Yet again, senators scolded the Presidential Legislative Liaison Office (PLLO) of the Duterte administration for its failure to coordinate between the executive branch and lawmakers.
During a budget hearing on Tuesday, September 15, senators agreed to submit the PLLO's proposed P110.1-million budget to the plenary, but Senate Minority Leader Franklin Drilon told PLLO Secretary Adelino Sitoy that the agency has to submit a plan to ensure that it does its job.
"The PLLO should provide him (Senator Panfilo Lacson, the finance sub-committee chairperson) with a written plan on how to improve the liaison system between the executive and the Senate so that we do not again see our time wasted by the lack of coordination," Drilon said on Tuesday.
With the Duterte government already past its halfway mark, the PLLO has still been unable to satisfy senators with its ability to bridge the executive department, led by President Rodrigo Duterte, and Congress when it comes to crafting and passing laws.
"Year in, year out, this is what we put on record as the issue of the PLLO. We have not benefited from any improvement in liaisoning with us," said Drilon.
Lacson, sponsor of the PLLO budget, wondered if the lackluster performance of the agency is because it is unable to directly engage with Duterte on his issues with bills being deliberated in Congress.
Sitoy admitted that there were instances when the PLLO was informed of Duterte's position late in the game. Such was the case when Duterte vetoed the coconut farmers trust fund bill and Philippine Coconut Authority reconstitution bill in February 2019.
"In regard to the reason for the veto, we were only apprised of the reason after the passage, after Congress had sent the bill to Malacañang. While we received comments belatedly, we were advised that the comments were very confidential so we could not convey the message to Congress," said Sitoy.
Drilon concluded that Sitoy does not have access to Duterte and was "blindsided" by the presidential veto.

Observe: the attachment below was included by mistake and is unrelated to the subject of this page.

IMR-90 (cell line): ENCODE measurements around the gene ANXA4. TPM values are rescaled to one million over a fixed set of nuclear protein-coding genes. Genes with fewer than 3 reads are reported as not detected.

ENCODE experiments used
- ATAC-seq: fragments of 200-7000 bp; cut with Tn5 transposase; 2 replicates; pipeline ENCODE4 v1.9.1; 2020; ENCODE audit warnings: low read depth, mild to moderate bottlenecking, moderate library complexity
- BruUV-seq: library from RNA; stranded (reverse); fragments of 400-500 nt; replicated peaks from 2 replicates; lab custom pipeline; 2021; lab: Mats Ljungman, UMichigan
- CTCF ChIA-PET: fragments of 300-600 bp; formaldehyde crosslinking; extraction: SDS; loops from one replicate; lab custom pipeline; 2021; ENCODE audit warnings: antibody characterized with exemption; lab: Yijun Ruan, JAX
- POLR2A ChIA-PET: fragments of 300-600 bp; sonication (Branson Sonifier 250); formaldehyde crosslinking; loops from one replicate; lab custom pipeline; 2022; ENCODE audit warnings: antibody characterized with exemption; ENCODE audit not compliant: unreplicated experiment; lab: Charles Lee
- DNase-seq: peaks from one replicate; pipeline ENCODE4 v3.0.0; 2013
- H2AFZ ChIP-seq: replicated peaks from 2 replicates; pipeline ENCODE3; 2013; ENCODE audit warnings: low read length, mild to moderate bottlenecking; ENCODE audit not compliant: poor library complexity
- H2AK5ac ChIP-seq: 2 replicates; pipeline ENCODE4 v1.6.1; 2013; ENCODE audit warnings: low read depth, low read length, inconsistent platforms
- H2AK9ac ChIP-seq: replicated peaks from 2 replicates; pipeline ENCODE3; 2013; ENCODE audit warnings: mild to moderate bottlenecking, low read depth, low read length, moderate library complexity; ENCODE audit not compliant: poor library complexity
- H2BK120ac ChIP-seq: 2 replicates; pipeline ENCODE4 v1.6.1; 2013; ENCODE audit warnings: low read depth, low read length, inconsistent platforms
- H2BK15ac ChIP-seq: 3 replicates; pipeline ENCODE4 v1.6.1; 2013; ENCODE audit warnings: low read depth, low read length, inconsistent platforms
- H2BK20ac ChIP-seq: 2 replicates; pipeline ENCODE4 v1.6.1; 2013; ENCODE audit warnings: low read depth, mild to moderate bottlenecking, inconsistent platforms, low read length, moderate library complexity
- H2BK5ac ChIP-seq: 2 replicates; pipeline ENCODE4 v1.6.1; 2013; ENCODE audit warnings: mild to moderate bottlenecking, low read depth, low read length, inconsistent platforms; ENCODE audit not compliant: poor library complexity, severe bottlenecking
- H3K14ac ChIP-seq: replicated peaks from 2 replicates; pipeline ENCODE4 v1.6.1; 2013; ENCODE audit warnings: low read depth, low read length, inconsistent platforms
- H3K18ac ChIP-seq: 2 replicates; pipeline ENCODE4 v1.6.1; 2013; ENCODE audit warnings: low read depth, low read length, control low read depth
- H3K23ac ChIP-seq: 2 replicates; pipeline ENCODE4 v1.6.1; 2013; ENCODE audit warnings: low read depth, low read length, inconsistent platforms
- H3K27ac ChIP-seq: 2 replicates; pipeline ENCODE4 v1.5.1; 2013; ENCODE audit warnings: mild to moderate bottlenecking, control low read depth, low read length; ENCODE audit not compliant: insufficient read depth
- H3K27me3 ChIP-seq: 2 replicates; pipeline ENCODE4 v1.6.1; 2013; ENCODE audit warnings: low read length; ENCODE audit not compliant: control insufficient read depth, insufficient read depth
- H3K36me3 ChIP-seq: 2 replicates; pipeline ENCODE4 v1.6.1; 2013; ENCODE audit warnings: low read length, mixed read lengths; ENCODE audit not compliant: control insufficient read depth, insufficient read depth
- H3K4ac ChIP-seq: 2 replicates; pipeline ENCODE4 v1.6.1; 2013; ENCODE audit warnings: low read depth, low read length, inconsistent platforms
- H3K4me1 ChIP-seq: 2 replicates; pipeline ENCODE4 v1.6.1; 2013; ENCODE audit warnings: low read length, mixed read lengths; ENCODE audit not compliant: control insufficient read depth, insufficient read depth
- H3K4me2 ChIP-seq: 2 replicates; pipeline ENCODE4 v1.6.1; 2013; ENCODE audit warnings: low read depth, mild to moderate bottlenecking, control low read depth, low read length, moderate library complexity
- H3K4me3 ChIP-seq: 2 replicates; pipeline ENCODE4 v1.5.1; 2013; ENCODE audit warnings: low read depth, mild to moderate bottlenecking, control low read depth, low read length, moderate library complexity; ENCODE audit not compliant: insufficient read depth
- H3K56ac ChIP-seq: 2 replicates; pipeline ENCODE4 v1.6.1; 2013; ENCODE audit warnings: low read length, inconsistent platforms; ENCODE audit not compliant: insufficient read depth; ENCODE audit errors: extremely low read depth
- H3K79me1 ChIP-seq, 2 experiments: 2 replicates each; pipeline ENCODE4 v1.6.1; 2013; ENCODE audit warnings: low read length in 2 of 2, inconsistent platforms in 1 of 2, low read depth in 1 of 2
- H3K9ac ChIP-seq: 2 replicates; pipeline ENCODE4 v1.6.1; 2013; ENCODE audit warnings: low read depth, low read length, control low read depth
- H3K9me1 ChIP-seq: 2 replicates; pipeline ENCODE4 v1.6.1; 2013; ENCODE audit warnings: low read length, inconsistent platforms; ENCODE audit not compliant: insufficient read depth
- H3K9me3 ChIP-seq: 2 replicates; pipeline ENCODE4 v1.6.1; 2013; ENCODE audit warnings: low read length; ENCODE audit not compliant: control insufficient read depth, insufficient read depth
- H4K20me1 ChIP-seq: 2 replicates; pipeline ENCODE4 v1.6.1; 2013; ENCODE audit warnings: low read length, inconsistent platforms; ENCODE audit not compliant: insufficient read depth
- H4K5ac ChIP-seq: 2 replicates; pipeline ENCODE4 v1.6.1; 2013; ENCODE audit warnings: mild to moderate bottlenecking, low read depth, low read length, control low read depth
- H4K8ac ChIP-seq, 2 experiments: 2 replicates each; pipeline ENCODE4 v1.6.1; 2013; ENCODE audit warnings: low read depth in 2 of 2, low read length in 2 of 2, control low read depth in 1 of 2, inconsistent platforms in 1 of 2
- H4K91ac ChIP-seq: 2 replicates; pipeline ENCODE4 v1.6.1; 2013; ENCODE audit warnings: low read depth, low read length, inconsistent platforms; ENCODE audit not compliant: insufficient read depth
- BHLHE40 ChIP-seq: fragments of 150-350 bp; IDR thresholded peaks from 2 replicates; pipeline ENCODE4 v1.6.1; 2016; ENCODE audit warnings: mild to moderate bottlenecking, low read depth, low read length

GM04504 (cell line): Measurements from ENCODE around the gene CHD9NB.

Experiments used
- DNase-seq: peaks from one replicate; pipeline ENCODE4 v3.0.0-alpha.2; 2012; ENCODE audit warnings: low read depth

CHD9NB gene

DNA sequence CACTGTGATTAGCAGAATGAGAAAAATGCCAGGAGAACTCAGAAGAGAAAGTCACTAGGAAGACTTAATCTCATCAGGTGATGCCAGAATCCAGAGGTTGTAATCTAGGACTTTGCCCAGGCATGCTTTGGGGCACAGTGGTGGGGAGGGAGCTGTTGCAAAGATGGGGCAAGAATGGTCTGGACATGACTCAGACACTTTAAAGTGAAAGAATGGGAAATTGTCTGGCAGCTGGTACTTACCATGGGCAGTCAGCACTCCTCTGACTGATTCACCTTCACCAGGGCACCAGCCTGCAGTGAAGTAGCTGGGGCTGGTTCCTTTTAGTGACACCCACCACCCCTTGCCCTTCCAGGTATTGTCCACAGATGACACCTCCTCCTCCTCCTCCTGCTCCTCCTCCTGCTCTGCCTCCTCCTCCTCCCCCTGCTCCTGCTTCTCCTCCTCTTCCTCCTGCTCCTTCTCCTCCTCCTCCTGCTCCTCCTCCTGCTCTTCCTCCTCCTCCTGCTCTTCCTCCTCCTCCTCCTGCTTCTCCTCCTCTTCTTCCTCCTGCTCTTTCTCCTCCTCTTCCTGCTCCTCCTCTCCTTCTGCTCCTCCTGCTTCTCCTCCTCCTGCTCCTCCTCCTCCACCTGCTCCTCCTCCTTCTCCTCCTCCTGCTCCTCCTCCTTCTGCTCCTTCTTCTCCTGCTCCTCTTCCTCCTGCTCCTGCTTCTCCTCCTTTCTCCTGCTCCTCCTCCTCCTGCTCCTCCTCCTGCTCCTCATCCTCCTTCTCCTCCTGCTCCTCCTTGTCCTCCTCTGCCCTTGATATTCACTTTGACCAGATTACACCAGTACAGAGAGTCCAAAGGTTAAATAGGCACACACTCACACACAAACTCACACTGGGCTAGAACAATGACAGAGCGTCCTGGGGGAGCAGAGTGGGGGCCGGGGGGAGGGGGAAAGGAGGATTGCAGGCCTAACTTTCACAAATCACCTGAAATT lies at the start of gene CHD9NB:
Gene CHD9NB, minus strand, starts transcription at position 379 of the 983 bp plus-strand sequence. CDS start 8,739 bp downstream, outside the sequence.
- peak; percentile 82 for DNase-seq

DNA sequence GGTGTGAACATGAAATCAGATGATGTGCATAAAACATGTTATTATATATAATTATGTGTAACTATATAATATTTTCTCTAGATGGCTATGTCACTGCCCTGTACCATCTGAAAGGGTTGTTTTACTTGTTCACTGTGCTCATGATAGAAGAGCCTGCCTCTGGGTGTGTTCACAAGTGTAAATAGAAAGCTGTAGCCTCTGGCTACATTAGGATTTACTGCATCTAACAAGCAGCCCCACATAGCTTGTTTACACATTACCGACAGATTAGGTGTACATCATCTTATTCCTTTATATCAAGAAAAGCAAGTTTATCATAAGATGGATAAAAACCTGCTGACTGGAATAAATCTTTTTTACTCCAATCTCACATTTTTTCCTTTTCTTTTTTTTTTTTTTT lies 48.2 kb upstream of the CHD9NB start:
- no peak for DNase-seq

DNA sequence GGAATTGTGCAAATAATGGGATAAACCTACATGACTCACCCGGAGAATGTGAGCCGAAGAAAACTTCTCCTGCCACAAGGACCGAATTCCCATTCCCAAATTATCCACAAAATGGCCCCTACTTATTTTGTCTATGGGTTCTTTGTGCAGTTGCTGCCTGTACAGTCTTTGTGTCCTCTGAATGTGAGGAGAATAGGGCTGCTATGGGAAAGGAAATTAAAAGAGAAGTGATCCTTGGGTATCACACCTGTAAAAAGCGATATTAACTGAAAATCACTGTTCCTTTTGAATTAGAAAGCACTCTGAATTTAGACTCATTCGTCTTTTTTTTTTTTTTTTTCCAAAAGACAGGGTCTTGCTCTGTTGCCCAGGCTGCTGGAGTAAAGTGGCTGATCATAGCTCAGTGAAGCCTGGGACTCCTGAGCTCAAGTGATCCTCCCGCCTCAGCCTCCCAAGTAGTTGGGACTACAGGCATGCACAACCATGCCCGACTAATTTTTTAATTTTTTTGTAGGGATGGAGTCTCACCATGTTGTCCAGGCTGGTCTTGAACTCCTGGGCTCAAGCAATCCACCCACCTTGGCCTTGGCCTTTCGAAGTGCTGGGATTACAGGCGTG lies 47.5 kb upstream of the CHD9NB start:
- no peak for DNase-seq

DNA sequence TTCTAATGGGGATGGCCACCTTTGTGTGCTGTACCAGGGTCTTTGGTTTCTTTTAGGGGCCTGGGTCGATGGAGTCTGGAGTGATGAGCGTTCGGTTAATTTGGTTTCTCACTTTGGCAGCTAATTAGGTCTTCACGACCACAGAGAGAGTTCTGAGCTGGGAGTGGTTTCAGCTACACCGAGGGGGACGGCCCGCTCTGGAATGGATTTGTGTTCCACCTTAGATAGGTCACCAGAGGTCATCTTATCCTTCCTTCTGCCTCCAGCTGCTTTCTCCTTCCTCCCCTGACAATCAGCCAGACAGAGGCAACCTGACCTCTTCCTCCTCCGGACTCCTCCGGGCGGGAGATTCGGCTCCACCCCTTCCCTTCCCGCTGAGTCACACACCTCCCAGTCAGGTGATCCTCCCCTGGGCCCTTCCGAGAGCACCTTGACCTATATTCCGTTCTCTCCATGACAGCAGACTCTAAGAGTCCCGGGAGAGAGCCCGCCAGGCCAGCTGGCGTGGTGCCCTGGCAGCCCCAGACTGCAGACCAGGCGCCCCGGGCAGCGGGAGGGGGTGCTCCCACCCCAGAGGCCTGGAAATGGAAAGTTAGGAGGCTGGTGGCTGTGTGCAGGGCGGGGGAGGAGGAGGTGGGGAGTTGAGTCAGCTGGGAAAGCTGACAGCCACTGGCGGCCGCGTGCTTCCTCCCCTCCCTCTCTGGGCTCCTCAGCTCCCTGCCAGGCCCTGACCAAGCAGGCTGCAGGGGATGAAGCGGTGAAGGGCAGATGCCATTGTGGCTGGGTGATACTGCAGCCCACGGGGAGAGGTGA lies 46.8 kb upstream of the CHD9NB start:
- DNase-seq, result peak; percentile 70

If the PLLO is in the dark when it comes to Duterte's concerns, it cannot advise lawmakers on provisions the Chief Executive disagrees with, thus increasing chances that he will just veto the bills they submit to him. Vetoes, while a prerogative of the President, mean a waste of time and resources on the part of lawmakers which could have been avoided if the PLLO flagged the problematic provisions from the start.
Another cause of "friction" between the executive and legislative branch that PLLO was unable to manage was the manner by which some executive agencies have crafted implementing rules and regulations (IRRs) of laws passed by Congress.
"The senators complained that there are instances when the IRR is contrary to the reason behind the law. That's one. Number two, there are instances when the law is not being implemented because of the lack of IRR even if the law does not expressly provide for the issuance of the IRR," said Drilon.
Senators, led by Senator Francis Tolentino, aired this concern on Monday, September 14. They proposed an oversight committee to check on IRRs.
While Lacson and Drilon agree that lawmakers cannot themselves formulate the IRR in order to respect the separation of powers among branches of government, they said the PLLO should take a more active role in ensuring concerns of lawmakers are taken into account when the executive department finalizes IRRs.
Sitoy said the PLLO is never informed in advance when a department begins to craft the IRR of a law it is ordered to implement.
"When the IRR is being ironed out, we are not notified and we are not involved in the process but this time, we will insist on being notified," said the PLLO chief.
PLLO Undersecretary Antonio Gallardo floated the idea of asking concerned agencies to invite concerned senators and staff to meetings on preparing the IRR.
Sitoy promised lawmakers that they would see an improved performance of the PLLO.
To prevent more vetoes, Sitoy said the PLLO has asked Cabinet secretaries to provide the PLLO, "in advance," their position papers on any relevant bill pending in Congress.
The PLLO has already received position papers of the various Cabinet Clusters on priority bills of the President.
"We have now communicated to the respective committees where the bills are pending the comments of the Cabinet clusters. We learned our lesson from the tragedy of the coco levy bill," said Sitoy.
The P110.1-million budget of PLLO for 2021 is 15% higher than its budget this year, P95.6 million.
Senators pointed out that PLLO was unable to spend some of its 2020 funds. But PLLO officials said this was partly due to some activities getting canceled due to the coronavirus pandemic.
Some P13 million of their budget was also returned to the Department of Budget and Management to be allocated for COVID-19 measures. – Rappler.com
Pia Ranada covers the Office of the President and Bangsamoro regional issues for Rappler. While helping out with desk duties, she also watches the environment sector and the local government of Quezon City. For tips or story suggestions, you can reach her at firstname.lastname@example.org.